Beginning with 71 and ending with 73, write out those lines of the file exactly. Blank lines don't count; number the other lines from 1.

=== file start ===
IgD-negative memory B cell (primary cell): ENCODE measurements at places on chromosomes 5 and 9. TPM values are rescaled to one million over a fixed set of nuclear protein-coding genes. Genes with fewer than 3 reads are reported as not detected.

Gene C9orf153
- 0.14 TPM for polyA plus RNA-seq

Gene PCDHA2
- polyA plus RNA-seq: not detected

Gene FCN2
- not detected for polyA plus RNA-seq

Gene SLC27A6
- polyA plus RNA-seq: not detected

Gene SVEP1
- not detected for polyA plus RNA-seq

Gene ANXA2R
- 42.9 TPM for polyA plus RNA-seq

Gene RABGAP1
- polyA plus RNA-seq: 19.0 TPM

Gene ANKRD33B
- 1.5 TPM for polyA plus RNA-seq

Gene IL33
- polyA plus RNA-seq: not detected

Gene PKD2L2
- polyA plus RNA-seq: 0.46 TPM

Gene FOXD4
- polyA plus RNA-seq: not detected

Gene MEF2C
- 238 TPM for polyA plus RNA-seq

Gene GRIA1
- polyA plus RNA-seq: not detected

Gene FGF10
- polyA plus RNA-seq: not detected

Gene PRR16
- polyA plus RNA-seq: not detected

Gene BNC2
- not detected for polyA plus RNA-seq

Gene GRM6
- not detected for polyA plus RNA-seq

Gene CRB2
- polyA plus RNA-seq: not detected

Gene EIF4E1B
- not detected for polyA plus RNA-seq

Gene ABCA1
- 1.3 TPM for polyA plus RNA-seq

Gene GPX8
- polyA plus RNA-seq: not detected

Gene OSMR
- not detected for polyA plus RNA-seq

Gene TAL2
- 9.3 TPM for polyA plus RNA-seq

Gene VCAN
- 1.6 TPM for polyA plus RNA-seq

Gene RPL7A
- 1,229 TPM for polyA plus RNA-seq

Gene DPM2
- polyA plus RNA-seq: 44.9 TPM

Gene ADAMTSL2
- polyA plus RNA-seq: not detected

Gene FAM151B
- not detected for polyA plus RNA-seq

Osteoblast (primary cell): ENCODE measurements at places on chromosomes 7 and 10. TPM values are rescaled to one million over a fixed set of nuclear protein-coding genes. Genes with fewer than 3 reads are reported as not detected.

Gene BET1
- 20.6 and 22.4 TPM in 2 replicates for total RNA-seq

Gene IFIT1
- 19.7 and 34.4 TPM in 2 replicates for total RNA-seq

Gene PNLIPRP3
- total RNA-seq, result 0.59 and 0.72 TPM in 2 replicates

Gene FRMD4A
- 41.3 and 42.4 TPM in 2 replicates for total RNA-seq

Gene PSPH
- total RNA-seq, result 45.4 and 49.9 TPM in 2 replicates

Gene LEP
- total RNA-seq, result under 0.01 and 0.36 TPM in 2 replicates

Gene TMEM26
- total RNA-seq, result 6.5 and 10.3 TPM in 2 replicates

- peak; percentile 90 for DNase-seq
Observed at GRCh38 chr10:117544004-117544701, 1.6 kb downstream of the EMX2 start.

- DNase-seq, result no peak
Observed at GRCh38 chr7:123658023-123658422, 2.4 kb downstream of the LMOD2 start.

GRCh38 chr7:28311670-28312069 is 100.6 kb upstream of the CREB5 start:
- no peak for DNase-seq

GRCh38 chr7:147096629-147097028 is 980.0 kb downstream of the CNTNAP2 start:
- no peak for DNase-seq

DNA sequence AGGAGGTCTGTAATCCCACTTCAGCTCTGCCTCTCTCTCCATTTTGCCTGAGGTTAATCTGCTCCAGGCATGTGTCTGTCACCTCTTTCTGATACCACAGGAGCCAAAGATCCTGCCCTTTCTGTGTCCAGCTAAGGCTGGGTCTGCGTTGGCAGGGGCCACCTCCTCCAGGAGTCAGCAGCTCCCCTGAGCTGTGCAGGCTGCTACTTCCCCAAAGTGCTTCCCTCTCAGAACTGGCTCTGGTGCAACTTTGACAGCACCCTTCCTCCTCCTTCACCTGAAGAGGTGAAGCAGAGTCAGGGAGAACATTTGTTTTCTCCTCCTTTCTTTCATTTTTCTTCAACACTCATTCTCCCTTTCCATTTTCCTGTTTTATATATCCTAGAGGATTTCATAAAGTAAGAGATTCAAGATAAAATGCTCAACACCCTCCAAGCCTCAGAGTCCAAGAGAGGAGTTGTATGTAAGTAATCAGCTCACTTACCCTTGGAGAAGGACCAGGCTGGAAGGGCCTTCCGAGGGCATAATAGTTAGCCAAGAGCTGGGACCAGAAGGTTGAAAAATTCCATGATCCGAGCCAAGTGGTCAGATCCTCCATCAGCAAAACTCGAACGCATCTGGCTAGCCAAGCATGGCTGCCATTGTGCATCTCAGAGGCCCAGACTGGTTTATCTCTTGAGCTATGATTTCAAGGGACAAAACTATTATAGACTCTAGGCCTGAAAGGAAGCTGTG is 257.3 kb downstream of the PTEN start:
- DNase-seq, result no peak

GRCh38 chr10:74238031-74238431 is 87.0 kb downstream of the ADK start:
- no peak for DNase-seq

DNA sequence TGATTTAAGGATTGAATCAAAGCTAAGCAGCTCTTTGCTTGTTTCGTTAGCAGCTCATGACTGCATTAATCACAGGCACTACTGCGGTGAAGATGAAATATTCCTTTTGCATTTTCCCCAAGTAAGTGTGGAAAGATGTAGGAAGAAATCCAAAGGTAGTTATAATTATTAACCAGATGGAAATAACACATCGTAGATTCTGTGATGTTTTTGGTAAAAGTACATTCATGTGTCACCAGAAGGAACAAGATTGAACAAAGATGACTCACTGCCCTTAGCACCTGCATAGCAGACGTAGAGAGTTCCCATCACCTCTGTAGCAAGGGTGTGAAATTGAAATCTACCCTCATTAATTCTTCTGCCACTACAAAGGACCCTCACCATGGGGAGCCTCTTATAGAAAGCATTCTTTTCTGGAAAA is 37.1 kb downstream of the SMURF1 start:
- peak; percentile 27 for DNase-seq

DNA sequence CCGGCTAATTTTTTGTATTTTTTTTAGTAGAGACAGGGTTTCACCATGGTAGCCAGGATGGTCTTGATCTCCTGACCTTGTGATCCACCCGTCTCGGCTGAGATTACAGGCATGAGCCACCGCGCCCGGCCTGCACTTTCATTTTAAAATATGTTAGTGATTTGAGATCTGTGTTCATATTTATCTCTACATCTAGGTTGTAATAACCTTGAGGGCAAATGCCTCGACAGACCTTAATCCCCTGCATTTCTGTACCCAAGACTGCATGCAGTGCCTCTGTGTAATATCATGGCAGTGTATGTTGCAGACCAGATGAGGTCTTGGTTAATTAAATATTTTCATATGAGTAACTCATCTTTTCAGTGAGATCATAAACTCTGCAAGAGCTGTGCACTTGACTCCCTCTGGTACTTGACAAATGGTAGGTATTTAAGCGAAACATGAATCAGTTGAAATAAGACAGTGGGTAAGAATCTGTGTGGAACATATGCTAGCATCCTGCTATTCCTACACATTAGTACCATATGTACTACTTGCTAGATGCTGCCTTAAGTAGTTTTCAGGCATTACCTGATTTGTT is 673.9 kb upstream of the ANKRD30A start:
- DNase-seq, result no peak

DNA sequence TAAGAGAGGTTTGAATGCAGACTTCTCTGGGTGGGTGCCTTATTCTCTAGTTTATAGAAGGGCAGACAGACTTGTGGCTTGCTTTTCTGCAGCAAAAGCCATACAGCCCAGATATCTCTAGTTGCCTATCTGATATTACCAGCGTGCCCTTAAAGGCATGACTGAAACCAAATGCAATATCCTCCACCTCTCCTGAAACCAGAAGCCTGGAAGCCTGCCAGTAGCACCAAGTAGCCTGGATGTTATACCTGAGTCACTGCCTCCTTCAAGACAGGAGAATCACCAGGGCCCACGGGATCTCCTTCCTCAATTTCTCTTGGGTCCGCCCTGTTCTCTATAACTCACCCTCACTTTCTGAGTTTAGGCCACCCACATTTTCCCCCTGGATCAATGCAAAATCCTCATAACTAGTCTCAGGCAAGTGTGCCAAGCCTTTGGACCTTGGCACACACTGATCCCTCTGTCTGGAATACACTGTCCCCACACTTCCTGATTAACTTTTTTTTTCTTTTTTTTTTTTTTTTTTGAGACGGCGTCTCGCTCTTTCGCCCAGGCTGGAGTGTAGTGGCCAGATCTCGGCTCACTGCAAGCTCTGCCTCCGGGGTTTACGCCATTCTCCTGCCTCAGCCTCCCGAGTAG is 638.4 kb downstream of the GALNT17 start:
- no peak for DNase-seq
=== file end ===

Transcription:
Gene TMEM26
- total RNA-seq, result 6.5 and 10.3 TPM in 2 replicates

- peak; percentile 90 for DNase-seq